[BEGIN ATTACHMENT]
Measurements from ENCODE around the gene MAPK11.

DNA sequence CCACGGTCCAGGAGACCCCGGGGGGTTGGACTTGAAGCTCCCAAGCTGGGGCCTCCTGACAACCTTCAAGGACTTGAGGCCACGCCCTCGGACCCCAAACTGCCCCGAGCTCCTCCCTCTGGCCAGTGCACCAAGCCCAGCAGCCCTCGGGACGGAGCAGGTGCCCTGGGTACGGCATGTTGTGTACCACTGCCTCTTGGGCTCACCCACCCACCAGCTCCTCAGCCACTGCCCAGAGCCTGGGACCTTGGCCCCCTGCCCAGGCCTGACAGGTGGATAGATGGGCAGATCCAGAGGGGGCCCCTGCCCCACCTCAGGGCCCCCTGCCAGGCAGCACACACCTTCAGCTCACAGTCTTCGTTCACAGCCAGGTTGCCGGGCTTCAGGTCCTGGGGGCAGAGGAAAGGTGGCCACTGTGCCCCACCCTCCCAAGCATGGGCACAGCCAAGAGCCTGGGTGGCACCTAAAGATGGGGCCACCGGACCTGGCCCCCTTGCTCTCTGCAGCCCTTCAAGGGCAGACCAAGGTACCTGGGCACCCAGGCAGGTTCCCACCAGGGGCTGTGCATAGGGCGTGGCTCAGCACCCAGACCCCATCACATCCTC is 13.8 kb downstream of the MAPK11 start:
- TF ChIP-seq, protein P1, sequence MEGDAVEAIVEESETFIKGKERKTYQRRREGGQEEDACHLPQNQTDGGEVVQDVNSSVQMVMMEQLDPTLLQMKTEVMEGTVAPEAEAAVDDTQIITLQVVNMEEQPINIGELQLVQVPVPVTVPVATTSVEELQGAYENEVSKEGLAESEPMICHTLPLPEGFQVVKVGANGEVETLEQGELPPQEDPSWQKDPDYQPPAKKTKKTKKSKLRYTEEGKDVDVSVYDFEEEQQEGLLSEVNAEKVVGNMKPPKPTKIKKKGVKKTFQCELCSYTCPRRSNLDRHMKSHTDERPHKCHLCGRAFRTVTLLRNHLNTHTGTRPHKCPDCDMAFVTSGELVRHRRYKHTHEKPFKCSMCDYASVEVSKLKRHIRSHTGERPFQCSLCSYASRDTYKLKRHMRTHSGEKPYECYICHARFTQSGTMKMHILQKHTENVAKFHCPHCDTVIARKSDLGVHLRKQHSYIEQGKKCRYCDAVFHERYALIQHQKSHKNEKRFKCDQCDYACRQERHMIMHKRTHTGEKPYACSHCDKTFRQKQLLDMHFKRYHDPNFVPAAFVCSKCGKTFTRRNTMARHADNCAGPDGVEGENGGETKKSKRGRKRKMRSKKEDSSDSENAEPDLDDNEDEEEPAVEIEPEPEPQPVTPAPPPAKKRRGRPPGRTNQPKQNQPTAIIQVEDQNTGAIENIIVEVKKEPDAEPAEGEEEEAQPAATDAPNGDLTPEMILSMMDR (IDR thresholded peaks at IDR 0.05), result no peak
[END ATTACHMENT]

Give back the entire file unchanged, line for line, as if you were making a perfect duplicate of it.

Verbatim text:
Measurements from ENCODE around the gene MAPK11.

DNA sequence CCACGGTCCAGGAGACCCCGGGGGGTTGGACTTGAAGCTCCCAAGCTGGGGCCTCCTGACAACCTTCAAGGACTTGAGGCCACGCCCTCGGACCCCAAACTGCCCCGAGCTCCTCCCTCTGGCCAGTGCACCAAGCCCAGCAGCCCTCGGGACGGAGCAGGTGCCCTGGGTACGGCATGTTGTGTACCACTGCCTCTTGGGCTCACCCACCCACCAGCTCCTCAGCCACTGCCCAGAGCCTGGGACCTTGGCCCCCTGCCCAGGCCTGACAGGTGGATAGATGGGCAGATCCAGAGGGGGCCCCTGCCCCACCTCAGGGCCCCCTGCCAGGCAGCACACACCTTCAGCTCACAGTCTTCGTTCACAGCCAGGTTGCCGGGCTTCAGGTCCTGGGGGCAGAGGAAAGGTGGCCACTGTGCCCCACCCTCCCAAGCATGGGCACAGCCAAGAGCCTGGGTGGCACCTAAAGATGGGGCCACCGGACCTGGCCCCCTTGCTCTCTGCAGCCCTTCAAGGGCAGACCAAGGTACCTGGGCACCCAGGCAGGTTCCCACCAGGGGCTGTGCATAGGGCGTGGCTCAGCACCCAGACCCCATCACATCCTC is 13.8 kb downstream of the MAPK11 start:
- TF ChIP-seq, protein P1, sequence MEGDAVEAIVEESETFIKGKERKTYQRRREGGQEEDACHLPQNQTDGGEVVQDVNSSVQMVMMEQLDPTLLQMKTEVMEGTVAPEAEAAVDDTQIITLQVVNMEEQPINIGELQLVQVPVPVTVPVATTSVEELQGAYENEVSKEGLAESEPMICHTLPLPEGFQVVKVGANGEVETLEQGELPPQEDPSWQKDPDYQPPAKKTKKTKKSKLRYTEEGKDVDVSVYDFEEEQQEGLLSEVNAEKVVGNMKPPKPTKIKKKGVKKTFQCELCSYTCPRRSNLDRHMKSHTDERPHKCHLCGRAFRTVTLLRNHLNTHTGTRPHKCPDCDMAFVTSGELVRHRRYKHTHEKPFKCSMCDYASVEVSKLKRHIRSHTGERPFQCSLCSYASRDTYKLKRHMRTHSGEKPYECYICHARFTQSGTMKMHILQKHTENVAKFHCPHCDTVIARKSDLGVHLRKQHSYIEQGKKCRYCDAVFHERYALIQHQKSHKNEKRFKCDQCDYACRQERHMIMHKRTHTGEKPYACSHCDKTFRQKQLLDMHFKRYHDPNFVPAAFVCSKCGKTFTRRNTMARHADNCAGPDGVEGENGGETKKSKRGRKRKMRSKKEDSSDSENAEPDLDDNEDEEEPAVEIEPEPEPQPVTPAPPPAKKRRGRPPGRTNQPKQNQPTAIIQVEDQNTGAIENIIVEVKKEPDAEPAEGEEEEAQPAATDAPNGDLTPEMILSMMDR (IDR thresholded peaks at IDR 0.05), result no peak